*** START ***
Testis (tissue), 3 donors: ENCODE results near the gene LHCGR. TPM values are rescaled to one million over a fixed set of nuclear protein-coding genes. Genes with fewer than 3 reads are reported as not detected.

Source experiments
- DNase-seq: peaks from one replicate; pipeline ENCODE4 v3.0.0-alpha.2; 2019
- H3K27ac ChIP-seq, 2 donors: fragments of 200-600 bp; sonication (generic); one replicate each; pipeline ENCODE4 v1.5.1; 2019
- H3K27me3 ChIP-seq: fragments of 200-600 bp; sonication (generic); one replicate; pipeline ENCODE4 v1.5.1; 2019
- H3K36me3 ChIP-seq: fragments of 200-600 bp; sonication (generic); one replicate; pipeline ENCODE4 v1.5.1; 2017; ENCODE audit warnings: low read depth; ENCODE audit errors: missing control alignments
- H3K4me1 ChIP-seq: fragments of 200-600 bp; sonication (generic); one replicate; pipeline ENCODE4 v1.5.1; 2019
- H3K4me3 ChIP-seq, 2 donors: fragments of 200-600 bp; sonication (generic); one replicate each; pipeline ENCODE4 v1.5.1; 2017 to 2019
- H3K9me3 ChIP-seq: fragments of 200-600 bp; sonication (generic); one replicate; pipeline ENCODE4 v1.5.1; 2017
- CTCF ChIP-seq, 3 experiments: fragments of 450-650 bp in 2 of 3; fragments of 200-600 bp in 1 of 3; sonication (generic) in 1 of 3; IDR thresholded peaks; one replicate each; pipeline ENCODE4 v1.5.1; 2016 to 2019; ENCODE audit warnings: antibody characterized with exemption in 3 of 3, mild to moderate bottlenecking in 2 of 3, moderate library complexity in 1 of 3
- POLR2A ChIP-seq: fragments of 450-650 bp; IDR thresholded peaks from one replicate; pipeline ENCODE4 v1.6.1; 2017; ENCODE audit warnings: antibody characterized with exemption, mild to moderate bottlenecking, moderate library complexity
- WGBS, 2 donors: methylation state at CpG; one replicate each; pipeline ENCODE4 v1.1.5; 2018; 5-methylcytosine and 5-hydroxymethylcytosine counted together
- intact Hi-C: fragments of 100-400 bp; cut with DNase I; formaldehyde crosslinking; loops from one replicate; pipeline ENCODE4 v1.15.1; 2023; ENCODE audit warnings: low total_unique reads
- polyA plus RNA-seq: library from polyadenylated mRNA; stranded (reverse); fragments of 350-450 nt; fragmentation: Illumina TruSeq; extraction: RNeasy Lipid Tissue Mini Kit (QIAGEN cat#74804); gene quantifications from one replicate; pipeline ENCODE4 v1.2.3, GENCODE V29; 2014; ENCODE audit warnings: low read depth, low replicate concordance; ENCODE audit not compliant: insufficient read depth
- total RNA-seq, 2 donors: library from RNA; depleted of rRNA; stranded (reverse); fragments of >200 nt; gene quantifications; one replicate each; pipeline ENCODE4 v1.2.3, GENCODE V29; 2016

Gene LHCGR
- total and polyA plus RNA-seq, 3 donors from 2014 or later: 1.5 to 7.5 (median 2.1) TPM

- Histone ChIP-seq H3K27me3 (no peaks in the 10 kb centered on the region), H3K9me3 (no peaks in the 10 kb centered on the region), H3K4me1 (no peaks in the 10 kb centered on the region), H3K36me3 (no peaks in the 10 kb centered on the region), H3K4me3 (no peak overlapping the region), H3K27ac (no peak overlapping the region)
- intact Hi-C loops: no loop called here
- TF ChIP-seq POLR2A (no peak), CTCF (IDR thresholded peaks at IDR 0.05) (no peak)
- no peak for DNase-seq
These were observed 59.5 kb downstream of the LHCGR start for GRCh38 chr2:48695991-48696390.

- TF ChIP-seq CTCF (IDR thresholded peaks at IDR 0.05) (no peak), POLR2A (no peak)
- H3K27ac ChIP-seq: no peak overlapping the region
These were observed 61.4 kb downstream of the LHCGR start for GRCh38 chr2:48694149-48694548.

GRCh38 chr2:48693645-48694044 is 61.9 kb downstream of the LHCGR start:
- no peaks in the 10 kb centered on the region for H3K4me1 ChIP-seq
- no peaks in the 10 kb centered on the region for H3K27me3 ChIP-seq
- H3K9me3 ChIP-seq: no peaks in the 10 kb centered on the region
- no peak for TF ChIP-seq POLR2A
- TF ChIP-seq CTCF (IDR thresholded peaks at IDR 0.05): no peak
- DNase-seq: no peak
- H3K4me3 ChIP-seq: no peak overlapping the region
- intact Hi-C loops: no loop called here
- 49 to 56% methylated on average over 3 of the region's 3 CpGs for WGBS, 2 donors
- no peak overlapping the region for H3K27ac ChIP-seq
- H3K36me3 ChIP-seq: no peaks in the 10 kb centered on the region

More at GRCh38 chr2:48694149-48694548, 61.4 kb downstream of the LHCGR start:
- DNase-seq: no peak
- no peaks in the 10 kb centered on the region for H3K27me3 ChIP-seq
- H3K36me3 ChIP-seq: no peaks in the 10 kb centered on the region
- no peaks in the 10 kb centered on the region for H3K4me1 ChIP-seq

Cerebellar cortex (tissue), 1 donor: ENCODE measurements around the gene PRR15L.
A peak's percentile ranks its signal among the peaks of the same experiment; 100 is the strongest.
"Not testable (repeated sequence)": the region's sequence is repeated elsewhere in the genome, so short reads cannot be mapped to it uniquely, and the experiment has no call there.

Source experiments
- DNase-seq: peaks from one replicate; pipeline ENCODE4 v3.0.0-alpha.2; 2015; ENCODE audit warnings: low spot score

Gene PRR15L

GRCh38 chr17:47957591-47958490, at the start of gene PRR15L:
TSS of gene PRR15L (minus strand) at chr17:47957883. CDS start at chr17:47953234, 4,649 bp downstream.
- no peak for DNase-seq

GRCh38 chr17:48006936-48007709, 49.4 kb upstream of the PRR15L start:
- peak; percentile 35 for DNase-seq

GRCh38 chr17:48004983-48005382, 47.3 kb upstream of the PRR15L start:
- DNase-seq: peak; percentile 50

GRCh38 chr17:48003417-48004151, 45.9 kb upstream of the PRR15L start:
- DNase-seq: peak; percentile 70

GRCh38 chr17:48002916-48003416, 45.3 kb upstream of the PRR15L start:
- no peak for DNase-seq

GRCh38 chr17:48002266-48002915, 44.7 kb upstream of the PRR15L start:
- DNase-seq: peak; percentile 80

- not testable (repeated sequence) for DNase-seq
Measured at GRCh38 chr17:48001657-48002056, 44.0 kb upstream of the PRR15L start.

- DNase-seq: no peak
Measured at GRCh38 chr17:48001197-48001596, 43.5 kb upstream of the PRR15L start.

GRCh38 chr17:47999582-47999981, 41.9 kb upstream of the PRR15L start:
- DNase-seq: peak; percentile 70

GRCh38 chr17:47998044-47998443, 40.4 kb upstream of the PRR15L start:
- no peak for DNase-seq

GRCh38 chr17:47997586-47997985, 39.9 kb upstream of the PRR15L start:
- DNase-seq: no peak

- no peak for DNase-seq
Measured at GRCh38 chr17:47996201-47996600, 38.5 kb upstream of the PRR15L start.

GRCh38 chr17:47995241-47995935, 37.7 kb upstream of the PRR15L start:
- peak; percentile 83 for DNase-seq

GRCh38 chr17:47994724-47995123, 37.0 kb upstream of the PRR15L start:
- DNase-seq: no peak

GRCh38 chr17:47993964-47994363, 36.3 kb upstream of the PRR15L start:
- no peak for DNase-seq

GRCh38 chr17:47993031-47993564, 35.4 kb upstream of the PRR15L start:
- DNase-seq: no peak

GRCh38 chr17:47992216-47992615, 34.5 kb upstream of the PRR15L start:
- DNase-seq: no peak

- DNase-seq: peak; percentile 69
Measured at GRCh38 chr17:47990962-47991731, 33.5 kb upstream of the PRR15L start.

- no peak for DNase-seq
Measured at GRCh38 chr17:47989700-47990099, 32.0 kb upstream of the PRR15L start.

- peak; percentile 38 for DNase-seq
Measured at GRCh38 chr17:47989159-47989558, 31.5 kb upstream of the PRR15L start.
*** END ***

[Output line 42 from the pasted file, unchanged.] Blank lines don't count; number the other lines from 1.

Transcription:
- no peaks in the 10 kb centered on the region for H3K4me1 ChIP-seq